In her first novel for adults, Indian author Mukherjee (English/Hindu College, Delhi Univ.) explores how the past shapes the present.
As a young man, Sameer loved Abha. Abha wanted him to marry her friend, Vandana. Vandana married Sameer after she realized that she and David—an Englishman obsessed with India—had no future together. Vandana and David remained in the holy city of Varanasi; she became a social worker, he continued to study Indian religion, and both of them developed ties to a local ashram. Sameer and Vandana, both doctors, set up a thoroughly conventional upper-middle-class household—complete with son and daughter—in New Delhi. Old desires and new revelations disturb all their lives when a little boy born and raised in the ashram comes to live with the Sengupta family. By the time the reader understands what’s going on in this novel, she may be well past caring. The simplest, most basic pleasures that narrative has to offer is the gratification of finding out what happens next. This novel does not offer that. The story moves back and forth in time in a clumsy, haphazard fashion. Often, it takes awhile to figure out whether a scene is happening in the present or the past, which makes for a disorienting, off-putting read. That Mukherjee denies readers the simple satisfaction of a straightforward narrative would be forgivable if her meandering served a pleasing aesthetic end, but it does not, nor does she offer any of literature’s other joys. Her prose is stiff and clumsy. The dialogue, in particular, reads like it’s been translated into English by someone with a bilingual dictionary and no actual experience with the language.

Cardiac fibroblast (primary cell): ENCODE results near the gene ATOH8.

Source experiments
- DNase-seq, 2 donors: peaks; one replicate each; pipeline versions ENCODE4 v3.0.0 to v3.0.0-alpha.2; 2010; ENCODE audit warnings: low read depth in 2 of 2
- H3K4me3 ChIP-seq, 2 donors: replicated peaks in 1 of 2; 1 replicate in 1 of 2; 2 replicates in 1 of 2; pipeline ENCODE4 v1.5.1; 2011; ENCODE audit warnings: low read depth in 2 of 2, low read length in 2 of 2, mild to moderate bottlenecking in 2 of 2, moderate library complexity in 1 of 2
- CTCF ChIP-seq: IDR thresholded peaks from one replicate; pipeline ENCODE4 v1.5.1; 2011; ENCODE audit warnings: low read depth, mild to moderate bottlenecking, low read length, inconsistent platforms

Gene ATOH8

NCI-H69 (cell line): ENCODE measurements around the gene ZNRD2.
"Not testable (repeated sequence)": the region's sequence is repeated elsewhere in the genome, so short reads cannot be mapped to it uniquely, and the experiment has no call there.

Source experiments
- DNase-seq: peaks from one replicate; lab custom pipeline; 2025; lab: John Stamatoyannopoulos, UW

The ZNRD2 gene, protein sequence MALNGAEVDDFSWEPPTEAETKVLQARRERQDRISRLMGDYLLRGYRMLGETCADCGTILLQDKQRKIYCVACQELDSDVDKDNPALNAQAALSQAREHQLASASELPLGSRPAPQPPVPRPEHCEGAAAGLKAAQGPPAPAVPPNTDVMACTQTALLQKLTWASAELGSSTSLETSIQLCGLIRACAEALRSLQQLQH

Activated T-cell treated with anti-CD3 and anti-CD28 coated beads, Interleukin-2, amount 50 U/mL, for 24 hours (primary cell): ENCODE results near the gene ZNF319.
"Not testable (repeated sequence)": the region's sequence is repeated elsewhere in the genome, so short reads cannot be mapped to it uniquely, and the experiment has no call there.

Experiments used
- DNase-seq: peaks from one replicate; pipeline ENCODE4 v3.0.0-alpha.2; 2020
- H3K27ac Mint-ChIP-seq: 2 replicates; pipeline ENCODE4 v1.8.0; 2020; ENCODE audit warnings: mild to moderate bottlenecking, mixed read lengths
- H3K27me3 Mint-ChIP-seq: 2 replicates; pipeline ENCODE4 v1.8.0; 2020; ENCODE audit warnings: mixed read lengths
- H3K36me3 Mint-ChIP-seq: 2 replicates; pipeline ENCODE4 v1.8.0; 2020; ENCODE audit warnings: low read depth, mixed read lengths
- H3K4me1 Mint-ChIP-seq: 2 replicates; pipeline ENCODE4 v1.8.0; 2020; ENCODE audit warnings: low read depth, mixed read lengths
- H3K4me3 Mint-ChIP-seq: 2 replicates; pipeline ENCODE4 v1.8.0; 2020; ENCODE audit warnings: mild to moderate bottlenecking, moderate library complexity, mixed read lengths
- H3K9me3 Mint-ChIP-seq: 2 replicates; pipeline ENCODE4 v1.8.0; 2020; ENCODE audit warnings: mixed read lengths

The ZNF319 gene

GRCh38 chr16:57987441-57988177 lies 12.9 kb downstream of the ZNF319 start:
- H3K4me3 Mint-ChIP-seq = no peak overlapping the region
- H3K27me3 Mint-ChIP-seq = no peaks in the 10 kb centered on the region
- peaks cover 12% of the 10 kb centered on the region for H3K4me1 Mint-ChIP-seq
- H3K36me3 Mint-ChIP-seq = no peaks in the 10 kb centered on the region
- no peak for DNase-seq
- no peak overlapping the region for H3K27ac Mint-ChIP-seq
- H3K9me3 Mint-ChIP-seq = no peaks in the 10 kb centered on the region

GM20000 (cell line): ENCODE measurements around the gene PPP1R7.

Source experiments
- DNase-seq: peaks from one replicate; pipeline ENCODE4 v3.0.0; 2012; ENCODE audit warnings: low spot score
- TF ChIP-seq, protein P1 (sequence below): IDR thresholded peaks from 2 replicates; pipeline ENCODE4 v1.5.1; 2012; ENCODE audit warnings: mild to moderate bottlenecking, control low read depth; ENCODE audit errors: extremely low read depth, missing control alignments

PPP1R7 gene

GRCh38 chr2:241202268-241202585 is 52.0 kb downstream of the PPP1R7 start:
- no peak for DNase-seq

Awkward and unsatisfying.